5 Tips For Starting A Construction Drone Program

Drone technology is revolutionizing every industry. From farmers measuring the water content of their fields to Amazon package delivery, the applications are nearly limitless.

The construction field is no exception. Both large and small firms can benefit from a drone program that is efficient, cost-effective, and compliant with the law. If you’re considering using drones in your construction business, keep the following principles in mind.


1. What Do You Want To Accomplish?

Both large and small construction firms can benefit from drones. An established firm may use drones for an in-depth project (such as monitoring the movement of earth-moving equipment and linking that data with volumetric mapping). However, there’s also a place for drone technology in small firms. A simple application like aerial photography can be used in many ways. Some examples are for surveying land, assessing the designs of completed buildings, and creating videos for marketing.



2. Know The Law

New FAA rules for drones went into effect on August 9th, 2016. These rules loosened regulations for using drones for commercial purposes. Some of the FAA rules for construction firms to keep in mind include:

Pilots must have a Remote Pilot Airman Certificate and pass TSA vetting

Pilots must keep the aircraft in visual line-of-sight

Drones must be flown during the day, at an altitude of below 400 feet, and below 100 mph

Drones must NOT be flown over people or from a moving vehicle

This is not a comprehensive list. Keep in mind that FAA requirements aren’t the only ones that count. Some states and cities have passed regulations that are more restrictive. Failures to comply have resulted in penalties of as little as $400, up to a whopping $1.9 million.


3. What Insurance Do You Need?

In the United States, liability insurance is not required for drones used for commercial purposes. However, your firm might be required to carry liability insurance so that you can secure permits.

The amount that an operator pays for drone liability insurance can vary widely. Some factors that insurers consider are how many flying-hours the pilot has logged, and what type of licensing and training he or she has undergone.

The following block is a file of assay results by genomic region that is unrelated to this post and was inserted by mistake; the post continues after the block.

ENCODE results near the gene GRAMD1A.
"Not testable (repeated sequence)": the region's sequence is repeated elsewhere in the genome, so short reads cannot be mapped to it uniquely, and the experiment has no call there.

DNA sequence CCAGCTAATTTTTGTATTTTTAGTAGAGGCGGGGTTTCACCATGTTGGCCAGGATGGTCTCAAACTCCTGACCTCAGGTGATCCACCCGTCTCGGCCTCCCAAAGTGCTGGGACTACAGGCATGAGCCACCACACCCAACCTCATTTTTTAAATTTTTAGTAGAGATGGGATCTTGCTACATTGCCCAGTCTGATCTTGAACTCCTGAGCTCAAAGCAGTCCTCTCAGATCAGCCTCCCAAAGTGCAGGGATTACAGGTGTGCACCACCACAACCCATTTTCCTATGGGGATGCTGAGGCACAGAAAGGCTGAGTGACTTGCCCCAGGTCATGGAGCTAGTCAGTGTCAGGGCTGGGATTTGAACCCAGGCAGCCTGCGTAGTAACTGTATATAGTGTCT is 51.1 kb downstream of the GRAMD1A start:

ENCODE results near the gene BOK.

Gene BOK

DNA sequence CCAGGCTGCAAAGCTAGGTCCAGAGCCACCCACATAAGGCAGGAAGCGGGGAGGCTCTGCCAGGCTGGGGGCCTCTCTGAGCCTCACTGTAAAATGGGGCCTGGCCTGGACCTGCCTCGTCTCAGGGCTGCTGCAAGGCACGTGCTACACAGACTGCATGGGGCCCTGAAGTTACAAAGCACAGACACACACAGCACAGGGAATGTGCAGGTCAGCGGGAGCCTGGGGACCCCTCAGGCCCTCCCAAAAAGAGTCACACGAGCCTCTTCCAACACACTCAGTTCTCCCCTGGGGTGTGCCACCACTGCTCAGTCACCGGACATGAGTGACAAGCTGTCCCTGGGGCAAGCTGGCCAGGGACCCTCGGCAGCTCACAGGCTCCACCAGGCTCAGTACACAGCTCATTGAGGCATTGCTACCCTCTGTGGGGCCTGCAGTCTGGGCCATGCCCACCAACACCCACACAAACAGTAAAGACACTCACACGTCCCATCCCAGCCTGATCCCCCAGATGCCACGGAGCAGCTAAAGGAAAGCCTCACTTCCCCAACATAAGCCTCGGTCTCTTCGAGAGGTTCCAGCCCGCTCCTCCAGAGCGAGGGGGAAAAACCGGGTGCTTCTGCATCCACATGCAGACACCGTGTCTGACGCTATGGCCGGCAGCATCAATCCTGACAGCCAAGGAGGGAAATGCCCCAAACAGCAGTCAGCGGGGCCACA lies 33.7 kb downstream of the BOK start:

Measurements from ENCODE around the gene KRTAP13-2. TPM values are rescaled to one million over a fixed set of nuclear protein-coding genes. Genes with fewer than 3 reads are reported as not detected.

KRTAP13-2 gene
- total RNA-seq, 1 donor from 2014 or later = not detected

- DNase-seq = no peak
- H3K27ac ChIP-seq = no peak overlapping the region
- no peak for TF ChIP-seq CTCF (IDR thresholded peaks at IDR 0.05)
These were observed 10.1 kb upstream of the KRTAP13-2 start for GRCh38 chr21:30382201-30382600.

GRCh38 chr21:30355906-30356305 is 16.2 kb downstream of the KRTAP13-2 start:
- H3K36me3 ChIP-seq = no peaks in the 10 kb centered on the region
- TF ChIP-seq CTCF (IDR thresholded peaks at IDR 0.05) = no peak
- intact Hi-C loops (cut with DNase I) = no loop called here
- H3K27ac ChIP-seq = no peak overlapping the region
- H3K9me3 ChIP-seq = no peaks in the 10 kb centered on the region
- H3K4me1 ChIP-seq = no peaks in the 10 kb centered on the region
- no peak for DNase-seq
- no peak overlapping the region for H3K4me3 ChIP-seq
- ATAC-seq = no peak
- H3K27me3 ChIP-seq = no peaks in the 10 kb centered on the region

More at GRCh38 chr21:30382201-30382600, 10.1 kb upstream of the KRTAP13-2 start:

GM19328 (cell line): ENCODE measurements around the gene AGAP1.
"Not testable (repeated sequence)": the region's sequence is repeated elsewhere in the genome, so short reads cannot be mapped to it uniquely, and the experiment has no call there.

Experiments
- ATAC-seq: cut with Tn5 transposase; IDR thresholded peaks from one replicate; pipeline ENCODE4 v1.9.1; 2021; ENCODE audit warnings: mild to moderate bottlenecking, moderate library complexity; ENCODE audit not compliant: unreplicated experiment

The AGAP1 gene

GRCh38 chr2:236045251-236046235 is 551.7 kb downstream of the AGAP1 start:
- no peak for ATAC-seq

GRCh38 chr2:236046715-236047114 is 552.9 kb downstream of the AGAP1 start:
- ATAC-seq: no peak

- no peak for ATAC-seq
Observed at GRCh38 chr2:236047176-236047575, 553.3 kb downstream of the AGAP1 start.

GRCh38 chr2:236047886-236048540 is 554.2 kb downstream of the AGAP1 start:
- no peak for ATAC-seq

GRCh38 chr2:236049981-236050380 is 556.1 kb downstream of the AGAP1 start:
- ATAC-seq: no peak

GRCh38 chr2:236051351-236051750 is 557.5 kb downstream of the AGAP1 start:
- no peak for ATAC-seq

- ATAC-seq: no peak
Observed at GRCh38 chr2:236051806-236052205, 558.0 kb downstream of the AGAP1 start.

There are other types of insurance to consider. Hull insurance covers the drone itself. Payload insurance covers cameras, sensors, or other equipment attached to the drone. These costs are another reason to draw up a comprehensive plan before starting a drone program.

4. Should You Go It Alone?

The challenge of navigating liability issues and local laws can be a big one. To solve this problem you might consider outsourcing your drone program to a third party. This solution takes the worry over compliance off the shoulders of the project manager. Third-party providers can also help with analyzing the data collected by drones.

5. Planning, Planning, Planning

The best way to keep costs low and productivity high is to decide in advance what you want to use drones for. How many operators are you going to put through FAA training? How many drones will you need for each project? What insurance plan will best protect you from the costs associated with accidents?

As with any other project that your company takes on, planning is key. Plan the full scope of your project and decide if drones are the best tool for meeting your goals. Don’t be afraid to outsource to experts if getting your drone project up and running would distract too much from your projects and your clients.



Sources: FAA.govDronelife.comUAVCoach.com






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